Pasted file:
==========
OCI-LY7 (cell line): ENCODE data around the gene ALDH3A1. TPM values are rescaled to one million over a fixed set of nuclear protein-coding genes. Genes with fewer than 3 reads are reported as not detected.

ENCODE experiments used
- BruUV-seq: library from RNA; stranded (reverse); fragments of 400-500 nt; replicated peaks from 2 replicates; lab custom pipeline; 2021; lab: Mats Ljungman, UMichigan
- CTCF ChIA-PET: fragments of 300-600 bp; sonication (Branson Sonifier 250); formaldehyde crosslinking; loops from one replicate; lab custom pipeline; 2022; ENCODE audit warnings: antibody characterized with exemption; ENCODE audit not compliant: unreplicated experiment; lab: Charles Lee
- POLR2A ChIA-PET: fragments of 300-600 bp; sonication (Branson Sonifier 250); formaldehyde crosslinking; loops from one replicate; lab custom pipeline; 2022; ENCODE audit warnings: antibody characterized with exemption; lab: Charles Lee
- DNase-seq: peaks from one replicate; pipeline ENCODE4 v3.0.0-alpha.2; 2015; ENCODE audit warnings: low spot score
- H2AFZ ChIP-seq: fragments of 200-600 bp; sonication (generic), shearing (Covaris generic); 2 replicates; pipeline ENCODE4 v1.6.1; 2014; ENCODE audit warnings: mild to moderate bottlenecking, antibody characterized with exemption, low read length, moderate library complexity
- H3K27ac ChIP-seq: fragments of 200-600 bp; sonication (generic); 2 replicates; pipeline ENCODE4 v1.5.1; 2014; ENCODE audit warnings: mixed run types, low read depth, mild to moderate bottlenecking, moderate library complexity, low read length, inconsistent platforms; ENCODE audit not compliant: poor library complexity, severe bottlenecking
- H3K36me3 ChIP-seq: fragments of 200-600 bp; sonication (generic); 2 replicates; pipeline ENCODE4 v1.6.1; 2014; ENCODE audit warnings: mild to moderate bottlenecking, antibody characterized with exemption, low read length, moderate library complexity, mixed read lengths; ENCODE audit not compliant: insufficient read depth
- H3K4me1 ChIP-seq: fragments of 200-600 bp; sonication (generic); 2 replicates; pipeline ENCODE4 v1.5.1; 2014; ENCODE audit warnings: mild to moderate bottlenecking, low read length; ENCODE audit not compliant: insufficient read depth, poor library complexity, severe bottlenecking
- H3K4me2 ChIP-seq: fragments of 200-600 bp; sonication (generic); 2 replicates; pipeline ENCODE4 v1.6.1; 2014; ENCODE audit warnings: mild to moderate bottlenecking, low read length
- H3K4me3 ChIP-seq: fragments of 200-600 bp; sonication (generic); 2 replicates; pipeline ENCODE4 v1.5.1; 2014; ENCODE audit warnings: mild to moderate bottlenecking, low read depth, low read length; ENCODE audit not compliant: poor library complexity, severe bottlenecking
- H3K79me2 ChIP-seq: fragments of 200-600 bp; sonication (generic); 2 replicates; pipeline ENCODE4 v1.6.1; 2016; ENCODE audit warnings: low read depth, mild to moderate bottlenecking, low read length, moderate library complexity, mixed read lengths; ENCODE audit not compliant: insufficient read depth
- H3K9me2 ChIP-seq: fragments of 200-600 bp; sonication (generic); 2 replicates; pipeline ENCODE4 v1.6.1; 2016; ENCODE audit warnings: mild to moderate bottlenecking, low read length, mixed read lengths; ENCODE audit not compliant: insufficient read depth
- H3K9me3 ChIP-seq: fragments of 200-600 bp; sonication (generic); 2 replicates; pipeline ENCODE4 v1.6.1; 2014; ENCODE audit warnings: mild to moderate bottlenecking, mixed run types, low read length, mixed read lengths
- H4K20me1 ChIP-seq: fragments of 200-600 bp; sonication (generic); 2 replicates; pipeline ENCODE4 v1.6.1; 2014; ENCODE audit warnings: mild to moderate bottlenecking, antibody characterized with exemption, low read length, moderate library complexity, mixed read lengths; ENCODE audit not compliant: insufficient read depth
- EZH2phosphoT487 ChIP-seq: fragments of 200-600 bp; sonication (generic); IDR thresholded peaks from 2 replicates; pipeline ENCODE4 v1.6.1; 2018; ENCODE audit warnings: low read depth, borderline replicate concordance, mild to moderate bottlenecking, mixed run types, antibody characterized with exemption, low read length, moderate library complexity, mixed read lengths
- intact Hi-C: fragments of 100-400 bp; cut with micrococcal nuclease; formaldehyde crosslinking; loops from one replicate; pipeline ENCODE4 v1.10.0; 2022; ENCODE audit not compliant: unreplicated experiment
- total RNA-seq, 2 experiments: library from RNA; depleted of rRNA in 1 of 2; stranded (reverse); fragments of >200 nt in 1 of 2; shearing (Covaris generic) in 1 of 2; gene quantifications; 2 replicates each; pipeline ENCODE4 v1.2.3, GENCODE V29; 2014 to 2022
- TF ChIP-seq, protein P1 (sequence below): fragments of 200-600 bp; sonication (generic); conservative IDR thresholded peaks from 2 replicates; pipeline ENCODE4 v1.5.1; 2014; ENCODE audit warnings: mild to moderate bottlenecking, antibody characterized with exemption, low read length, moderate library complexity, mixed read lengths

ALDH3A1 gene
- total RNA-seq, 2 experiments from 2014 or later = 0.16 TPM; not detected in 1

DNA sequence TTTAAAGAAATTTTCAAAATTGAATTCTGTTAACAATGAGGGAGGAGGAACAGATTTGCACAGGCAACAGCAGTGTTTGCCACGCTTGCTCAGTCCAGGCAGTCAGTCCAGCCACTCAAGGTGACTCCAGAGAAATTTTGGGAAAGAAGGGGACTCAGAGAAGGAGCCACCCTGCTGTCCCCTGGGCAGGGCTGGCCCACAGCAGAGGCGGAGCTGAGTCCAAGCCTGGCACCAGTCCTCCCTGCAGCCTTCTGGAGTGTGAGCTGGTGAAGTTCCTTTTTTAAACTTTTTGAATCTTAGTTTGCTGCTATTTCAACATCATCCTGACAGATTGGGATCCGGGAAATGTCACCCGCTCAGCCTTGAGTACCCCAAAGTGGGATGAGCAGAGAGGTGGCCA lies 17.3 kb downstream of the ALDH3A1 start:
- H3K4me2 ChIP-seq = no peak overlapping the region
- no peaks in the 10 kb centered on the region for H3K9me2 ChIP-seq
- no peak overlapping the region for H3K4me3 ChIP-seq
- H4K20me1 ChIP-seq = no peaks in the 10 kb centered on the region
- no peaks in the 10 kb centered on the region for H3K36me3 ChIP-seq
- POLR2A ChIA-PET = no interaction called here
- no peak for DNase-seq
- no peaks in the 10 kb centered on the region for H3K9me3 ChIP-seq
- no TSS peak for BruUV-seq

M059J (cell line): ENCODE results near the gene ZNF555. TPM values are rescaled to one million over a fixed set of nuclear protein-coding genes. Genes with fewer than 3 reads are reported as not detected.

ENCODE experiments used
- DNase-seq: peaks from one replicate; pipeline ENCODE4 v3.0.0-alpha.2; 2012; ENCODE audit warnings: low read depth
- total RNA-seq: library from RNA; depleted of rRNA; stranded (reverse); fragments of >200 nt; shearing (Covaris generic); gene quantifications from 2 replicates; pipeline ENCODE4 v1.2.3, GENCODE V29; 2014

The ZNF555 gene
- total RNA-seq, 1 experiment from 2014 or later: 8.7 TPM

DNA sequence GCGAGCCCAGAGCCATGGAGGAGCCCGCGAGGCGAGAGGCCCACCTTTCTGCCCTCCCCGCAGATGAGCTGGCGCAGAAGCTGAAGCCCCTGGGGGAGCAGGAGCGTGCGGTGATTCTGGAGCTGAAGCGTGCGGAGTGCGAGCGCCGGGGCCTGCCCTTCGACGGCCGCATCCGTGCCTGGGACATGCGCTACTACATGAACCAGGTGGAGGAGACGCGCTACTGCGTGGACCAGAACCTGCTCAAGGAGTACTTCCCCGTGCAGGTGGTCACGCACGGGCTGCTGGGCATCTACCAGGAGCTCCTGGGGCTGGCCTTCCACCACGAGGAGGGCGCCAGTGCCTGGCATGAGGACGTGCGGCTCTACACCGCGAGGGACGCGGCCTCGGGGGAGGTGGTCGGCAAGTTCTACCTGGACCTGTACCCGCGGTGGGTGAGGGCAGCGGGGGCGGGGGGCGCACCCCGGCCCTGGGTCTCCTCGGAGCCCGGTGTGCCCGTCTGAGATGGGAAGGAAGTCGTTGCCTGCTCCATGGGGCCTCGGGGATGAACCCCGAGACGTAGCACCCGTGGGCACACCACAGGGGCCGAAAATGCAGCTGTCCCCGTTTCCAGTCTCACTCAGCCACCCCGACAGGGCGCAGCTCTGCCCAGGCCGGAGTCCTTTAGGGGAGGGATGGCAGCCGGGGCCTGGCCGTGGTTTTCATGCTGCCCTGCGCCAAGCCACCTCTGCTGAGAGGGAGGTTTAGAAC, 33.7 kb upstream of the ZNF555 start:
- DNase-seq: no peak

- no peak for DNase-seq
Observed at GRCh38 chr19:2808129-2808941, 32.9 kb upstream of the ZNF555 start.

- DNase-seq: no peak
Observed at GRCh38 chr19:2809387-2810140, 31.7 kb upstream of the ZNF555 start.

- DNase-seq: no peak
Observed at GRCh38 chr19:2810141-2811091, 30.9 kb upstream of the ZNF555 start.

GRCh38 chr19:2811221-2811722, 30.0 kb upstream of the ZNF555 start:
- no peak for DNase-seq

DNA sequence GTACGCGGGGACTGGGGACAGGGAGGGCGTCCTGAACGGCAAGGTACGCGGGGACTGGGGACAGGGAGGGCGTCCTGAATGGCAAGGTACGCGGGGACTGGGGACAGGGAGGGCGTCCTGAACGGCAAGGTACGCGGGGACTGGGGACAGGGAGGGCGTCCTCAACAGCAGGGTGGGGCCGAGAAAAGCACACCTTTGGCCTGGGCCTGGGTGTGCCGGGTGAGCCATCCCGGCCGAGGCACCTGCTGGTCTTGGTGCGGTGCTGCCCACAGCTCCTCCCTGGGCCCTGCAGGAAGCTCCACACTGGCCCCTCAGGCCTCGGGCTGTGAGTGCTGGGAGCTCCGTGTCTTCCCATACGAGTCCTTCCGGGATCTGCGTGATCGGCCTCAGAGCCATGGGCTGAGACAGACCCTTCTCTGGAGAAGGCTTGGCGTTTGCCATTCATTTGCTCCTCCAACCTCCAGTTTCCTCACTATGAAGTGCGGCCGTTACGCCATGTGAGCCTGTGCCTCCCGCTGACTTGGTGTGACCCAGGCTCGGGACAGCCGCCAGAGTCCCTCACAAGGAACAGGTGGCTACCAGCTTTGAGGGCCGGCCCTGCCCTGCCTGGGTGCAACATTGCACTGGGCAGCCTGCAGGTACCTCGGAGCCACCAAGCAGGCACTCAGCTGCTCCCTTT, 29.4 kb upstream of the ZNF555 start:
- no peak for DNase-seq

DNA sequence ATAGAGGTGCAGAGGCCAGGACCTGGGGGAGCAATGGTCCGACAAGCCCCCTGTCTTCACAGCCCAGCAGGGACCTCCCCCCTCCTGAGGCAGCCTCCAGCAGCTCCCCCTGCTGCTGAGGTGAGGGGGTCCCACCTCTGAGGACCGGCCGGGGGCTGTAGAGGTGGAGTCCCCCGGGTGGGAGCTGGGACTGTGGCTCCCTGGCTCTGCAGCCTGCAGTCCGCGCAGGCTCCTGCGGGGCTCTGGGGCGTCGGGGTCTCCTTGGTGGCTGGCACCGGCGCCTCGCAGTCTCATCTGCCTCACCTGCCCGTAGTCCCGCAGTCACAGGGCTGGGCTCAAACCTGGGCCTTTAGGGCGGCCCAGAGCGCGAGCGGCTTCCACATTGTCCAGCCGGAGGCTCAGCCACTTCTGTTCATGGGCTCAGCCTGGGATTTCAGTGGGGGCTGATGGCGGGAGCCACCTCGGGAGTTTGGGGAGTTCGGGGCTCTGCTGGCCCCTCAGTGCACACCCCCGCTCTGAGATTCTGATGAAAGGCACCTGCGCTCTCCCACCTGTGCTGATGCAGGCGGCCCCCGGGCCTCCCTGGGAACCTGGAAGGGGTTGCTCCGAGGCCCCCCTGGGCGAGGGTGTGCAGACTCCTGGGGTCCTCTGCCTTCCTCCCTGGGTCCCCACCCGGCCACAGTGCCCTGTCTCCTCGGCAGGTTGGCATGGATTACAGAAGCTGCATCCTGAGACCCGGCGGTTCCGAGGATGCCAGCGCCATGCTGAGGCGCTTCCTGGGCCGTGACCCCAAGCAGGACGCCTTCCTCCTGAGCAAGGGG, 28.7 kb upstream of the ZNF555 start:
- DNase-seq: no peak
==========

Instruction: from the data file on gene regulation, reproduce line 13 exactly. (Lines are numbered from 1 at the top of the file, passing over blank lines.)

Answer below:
- H3K79me2 ChIP-seq: fragments of 200-600 bp; sonication (generic); 2 replicates; pipeline ENCODE4 v1.6.1; 2016; ENCODE audit warnings: low read depth, mild to moderate bottlenecking, low read length, moderate library complexity, mixed read lengths; ENCODE audit not compliant: insufficient read depth